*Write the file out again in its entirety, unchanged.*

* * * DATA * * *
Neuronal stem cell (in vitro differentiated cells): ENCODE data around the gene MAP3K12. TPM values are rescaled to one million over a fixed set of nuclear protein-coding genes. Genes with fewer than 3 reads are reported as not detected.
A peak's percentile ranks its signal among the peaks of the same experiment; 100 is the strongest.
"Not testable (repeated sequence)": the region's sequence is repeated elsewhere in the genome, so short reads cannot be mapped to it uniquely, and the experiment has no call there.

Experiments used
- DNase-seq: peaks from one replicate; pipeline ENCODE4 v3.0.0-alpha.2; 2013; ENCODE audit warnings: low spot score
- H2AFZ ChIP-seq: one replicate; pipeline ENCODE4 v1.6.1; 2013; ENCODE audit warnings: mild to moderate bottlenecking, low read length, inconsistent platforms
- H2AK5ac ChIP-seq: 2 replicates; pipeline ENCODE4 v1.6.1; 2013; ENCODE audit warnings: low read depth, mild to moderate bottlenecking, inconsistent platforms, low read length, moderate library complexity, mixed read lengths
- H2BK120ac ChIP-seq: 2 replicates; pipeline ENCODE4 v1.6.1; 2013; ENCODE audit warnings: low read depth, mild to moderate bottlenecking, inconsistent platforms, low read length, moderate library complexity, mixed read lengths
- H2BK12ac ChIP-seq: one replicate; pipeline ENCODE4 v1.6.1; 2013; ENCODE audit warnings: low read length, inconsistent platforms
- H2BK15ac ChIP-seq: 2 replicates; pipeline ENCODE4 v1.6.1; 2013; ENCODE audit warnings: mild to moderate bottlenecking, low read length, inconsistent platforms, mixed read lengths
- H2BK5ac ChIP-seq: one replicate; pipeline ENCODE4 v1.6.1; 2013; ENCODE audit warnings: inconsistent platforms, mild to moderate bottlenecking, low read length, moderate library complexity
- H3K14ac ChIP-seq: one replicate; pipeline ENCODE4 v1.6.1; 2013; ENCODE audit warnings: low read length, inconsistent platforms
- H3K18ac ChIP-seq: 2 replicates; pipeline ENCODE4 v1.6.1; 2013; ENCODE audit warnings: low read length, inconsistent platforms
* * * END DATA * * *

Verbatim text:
Neuronal stem cell (in vitro differentiated cells): ENCODE data around the gene MAP3K12. TPM values are rescaled to one million over a fixed set of nuclear protein-coding genes. Genes with fewer than 3 reads are reported as not detected.
A peak's percentile ranks its signal among the peaks of the same experiment; 100 is the strongest.
"Not testable (repeated sequence)": the region's sequence is repeated elsewhere in the genome, so short reads cannot be mapped to it uniquely, and the experiment has no call there.

Experiments used
- DNase-seq: peaks from one replicate; pipeline ENCODE4 v3.0.0-alpha.2; 2013; ENCODE audit warnings: low spot score
- H2AFZ ChIP-seq: one replicate; pipeline ENCODE4 v1.6.1; 2013; ENCODE audit warnings: mild to moderate bottlenecking, low read length, inconsistent platforms
- H2AK5ac ChIP-seq: 2 replicates; pipeline ENCODE4 v1.6.1; 2013; ENCODE audit warnings: low read depth, mild to moderate bottlenecking, inconsistent platforms, low read length, moderate library complexity, mixed read lengths
- H2BK120ac ChIP-seq: 2 replicates; pipeline ENCODE4 v1.6.1; 2013; ENCODE audit warnings: low read depth, mild to moderate bottlenecking, inconsistent platforms, low read length, moderate library complexity, mixed read lengths
- H2BK12ac ChIP-seq: one replicate; pipeline ENCODE4 v1.6.1; 2013; ENCODE audit warnings: low read length, inconsistent platforms
- H2BK15ac ChIP-seq: 2 replicates; pipeline ENCODE4 v1.6.1; 2013; ENCODE audit warnings: mild to moderate bottlenecking, low read length, inconsistent platforms, mixed read lengths
- H2BK5ac ChIP-seq: one replicate; pipeline ENCODE4 v1.6.1; 2013; ENCODE audit warnings: inconsistent platforms, mild to moderate bottlenecking, low read length, moderate library complexity
- H3K14ac ChIP-seq: one replicate; pipeline ENCODE4 v1.6.1; 2013; ENCODE audit warnings: low read length, inconsistent platforms
- H3K18ac ChIP-seq: 2 replicates; pipeline ENCODE4 v1.6.1; 2013; ENCODE audit warnings: low read length, inconsistent platforms